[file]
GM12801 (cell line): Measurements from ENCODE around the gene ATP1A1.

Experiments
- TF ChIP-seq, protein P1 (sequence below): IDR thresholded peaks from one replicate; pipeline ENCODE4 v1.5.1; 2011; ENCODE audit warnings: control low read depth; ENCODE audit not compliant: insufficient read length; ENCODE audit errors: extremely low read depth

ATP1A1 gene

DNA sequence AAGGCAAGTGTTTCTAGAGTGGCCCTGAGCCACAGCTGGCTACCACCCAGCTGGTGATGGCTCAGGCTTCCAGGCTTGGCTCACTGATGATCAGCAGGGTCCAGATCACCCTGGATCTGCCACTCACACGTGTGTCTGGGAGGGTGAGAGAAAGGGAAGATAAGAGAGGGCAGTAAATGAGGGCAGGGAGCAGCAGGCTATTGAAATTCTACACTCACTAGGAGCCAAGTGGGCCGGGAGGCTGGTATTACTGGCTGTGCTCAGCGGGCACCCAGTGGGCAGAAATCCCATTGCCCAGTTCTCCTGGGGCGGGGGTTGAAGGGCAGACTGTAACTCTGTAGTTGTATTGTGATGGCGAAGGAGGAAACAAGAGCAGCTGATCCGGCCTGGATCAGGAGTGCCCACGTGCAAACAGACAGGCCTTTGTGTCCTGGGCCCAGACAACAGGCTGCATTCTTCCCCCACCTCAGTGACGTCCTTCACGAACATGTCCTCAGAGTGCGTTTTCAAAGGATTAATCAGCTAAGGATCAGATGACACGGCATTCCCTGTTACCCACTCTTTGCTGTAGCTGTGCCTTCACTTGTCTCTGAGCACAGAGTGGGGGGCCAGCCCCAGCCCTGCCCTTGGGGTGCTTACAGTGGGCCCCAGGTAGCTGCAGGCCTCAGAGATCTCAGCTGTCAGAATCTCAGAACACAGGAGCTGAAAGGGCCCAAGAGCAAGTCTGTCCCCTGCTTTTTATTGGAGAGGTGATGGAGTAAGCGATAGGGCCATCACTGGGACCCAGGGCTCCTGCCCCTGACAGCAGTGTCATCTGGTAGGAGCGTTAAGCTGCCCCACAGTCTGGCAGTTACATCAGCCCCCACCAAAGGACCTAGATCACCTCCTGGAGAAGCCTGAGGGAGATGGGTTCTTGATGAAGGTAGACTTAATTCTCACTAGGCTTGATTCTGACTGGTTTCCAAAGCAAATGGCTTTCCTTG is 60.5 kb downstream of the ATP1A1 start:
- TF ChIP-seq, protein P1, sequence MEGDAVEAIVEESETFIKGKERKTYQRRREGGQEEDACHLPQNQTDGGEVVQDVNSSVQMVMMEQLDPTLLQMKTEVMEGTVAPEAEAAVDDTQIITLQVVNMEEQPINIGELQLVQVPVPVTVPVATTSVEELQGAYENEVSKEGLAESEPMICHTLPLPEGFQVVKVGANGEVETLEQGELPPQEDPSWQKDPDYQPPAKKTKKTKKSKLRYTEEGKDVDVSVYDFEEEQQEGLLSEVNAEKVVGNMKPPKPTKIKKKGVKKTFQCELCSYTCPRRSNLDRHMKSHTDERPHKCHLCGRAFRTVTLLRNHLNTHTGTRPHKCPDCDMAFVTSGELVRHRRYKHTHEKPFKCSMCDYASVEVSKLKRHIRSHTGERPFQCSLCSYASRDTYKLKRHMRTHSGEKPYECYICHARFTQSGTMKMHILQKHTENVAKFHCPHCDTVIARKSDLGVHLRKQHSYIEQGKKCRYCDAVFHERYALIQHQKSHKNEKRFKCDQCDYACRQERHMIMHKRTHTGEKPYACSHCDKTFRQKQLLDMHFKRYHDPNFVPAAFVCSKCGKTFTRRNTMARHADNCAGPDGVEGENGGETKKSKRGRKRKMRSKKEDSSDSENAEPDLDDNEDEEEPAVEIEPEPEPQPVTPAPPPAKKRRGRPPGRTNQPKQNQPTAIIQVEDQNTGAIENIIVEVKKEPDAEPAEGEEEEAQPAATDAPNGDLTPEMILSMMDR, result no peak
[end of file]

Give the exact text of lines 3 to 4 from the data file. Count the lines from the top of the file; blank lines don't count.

- TF ChIP-seq, protein P1 (sequence below): IDR thresholded peaks from one replicate; pipeline ENCODE4 v1.5.1; 2011; ENCODE audit warnings: control low read depth; ENCODE audit not compliant: insufficient read length; ENCODE audit errors: extremely low read depth

ATP1A1 gene